Another Gig as "Tour Guide"

If you have read this blog for any length of time, you know that I thoroughly enjoy playing the "tour guide" for friends and family members who travel with me.  You also know that this October I will be showing my friends Nancy and Fred around Mexico City, the first time that I have planned a tour there.

Well, now I have yet another gig as "tour guide".  In January I will once again be showing the sights in Mérida... this time to one of my former students and her husband.  Meredith was in my high school Spanish class many years ago, and she was an excellent student.  We have kept in touch, and she is a frequent reader of my blog.  She and her husband Chuck have done a lot of traveling, but they had never been to Mexico.  Meredith  mentioned that they should go down there sometime with me.  A few weeks ago, I asked them if they would like to go to Mérida, and they accepted my invitation.  They will be spending four days with me in the lovely capital city of the state of Yucatán.  I have reserved two rooms in my favorite hotel there, "Luz en Yucatán".  It is very popular place, and we were fortunate to get the last two rooms available for those dates!  

I have given the tour of Mérida eight times over the years, and it never gets boring for me.  Everyone who has gone with me to the Yucatán has loved Mérida, and I am sure that Meredith and Chuck will too.  

Friday, September 7, 2018

Hello Dollies

I have known Amy, the daughter of one of my former teaching colleagues, since she was a baby.  Whenever I would travel to another country, I would buy her a doll.  Over the years, she accumulated quite a collection... a collection which she has kept.  

Now Amy is a grown woman with a little daughter of her own, Angela.  During my trip to Mexico City last April, there was an international fair with booths from nations from all over the world.  Many of the booths were selling handicrafts, including dolls in traditional attire.  I immediately thought of Amy and Angela, and I bought several dolls from countries which I had never visited.  When I returned home, I shipped them to Amy via UPS, and they were thrilled.

On my latest trip to Mexico City I was at another handicraft fair, and when I saw more dolls, I couldn't resist.  Next week I must get these dolls packed and sent off to Amy and Angela.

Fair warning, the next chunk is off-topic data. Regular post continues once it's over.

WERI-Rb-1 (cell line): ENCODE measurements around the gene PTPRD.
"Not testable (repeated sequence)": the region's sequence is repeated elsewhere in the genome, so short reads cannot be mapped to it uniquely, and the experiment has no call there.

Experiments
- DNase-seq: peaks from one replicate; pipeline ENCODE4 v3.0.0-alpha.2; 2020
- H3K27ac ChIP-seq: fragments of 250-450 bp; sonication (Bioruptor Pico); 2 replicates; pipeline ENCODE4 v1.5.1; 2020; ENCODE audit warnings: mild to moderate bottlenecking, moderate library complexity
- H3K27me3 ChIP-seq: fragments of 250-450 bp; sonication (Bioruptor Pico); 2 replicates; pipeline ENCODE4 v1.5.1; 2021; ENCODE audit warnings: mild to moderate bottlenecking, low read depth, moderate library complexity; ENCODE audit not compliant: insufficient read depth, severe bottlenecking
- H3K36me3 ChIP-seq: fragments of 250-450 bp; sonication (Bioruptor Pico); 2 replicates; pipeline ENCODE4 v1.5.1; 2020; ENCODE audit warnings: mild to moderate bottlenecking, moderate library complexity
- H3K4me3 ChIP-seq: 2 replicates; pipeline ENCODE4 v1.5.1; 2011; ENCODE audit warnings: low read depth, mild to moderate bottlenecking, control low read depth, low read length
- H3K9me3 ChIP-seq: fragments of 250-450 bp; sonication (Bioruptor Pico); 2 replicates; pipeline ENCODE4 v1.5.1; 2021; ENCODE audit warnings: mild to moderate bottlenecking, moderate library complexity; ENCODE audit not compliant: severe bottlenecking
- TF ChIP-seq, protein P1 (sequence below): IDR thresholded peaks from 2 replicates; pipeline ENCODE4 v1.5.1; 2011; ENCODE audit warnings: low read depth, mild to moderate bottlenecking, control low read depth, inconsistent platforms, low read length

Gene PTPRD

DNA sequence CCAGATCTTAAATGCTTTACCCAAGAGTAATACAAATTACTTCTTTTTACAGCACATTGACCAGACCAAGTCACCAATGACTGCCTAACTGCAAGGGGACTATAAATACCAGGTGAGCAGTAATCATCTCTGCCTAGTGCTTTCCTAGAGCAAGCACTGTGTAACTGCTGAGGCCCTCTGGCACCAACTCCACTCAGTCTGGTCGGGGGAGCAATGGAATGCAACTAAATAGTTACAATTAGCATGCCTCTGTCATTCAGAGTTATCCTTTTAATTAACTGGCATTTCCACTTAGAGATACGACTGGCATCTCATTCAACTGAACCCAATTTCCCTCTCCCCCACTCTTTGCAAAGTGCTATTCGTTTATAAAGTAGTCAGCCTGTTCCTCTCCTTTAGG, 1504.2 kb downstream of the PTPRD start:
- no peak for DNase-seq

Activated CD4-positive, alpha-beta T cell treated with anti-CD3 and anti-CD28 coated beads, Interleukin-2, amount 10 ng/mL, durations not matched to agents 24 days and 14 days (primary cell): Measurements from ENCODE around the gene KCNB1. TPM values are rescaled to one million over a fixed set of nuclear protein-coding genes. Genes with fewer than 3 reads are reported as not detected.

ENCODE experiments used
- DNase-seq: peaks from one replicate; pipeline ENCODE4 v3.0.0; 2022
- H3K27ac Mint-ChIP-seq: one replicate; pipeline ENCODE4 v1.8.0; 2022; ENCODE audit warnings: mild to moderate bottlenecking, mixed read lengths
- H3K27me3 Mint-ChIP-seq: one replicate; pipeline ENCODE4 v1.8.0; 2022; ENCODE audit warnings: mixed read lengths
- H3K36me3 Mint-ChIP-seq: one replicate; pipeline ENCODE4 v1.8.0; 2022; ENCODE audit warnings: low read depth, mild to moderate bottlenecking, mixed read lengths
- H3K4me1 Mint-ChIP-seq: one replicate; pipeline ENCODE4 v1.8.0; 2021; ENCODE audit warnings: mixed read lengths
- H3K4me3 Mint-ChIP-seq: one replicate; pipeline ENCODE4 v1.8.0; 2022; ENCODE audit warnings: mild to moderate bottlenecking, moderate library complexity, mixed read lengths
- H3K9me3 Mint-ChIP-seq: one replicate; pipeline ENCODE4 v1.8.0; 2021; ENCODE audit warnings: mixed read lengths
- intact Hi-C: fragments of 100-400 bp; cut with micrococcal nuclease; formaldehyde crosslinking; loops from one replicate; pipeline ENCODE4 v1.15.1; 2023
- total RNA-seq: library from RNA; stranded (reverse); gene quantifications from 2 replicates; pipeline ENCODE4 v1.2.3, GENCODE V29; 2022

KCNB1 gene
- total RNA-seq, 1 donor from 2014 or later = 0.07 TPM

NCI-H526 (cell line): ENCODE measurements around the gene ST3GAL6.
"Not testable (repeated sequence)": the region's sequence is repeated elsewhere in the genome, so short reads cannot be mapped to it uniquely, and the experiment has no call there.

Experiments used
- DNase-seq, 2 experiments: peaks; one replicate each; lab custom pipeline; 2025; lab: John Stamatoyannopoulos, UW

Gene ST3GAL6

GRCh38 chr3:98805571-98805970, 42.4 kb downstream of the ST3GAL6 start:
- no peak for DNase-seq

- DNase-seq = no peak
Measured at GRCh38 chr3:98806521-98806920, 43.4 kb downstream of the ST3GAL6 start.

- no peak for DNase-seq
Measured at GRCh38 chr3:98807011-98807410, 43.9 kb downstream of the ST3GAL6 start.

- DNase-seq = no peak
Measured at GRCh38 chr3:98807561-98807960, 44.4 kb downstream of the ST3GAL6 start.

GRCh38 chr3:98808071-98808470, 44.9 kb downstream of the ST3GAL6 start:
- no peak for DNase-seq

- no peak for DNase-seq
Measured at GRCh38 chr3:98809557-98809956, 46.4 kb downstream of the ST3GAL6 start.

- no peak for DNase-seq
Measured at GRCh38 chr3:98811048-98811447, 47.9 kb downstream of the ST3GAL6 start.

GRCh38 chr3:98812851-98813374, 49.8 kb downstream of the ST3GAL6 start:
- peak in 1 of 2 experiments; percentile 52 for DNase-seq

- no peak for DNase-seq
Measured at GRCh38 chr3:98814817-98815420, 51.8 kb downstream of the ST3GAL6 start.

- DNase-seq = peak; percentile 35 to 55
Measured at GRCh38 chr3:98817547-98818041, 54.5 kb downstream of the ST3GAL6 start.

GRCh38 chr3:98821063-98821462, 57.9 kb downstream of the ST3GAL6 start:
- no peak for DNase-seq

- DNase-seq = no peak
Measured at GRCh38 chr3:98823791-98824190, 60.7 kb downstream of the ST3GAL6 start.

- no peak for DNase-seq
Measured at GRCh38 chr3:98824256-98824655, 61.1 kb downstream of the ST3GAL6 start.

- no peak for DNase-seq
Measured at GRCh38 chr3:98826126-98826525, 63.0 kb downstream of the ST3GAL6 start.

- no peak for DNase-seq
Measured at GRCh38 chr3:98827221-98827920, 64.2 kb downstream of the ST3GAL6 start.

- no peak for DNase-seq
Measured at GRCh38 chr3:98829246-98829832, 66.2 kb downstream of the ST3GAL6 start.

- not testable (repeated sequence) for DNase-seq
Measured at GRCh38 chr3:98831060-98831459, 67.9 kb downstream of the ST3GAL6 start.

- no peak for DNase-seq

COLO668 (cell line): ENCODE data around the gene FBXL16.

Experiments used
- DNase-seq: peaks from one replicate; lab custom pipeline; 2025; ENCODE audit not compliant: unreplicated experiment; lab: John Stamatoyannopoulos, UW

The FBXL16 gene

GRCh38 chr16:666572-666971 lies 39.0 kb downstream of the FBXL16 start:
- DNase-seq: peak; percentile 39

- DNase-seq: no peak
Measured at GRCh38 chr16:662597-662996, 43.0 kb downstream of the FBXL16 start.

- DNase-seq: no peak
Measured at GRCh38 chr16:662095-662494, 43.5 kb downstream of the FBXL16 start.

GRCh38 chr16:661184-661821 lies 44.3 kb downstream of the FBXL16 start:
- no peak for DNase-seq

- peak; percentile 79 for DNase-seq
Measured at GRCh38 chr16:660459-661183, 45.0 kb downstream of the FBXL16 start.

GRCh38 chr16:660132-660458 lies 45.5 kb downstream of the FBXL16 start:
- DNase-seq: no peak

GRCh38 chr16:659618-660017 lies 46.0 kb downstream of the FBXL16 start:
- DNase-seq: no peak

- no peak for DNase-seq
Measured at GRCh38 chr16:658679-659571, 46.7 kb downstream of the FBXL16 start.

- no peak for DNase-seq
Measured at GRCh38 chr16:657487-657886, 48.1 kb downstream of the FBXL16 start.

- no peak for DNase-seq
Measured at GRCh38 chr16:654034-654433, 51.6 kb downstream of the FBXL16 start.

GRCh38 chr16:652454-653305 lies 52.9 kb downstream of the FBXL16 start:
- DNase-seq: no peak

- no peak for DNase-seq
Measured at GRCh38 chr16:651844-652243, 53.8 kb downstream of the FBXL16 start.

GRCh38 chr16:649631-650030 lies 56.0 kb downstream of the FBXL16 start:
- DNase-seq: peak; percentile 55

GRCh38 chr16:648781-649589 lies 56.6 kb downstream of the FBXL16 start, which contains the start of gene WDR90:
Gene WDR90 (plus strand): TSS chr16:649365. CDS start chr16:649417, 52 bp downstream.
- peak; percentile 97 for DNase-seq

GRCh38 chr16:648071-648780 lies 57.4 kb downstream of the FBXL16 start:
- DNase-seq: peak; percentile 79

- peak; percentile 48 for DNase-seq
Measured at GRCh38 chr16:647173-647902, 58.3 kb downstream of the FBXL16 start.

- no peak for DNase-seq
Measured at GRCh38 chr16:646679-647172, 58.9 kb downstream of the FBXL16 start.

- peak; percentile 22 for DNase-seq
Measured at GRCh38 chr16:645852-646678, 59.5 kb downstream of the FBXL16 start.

This very elegant doll is dressed in the traditional costume of the state of Yucatán.

The more primitive doll to the left was created by the native women of the Mexican state of Chiapas.   The little fellow to the right is similar to the dolls that you see being made and sold on the sidewalks of Mexico City, except that this one is of a "muchacho".

I hope that Angela enjoys these additions to her collection!

Tuesday, September 4, 2018

Tis the Season

(image taken from the web)

The calendar says that it is early September.  The temperature is forecast to hit 91F today, and it feels like the middle of August.  Nevertheless, it is time to work on this year's Christmas card.  As always, I am painting a picture to use for my card, and I am presently about half-way done with the painting.  I usually scan the picture to my computer, and then print the cards myself at home.  This year, however, I am planning to make life easier, and take the completed painting to a professional printer.  A friend of mine, who is an artist, recommended a printing company.  They will print the card inside and out, fold the cards, and even provide envelopes.  That will save me a whole bunch of time!

It has always been a bit of a crunch to get my Christmas cards ready before I leave on my October / November trip to Mexico.  I take the cards with me, and during my free moments I make them out.  By the time I return home just before Thanksgiving, my cards are ready to send.

So what is the subject of the painting for this year's card?  That is always a secret until the cards have been mailed, so you will have to wait until December to see.  

Saturday, September 1, 2018

The Advisor is Back

(image taken from the web)

I used to be a frequent contributor to TripAdvisor.  (In case you are not familiar with it, TripAdvisor is a website where people write reviews of hotels, restaurants and tourist attractions from all over the world.  They also have travel forums in which people can ask questions about their upcoming trips.)  I was active on the site between 2005 and 2011.  During that time I wrote 52 reviews and 462 posts on the forums. I was classified as a Top Contributor, and they sent me a nice canvas bag that I still use when I travel.  My user name on the site was (is) "wmsf".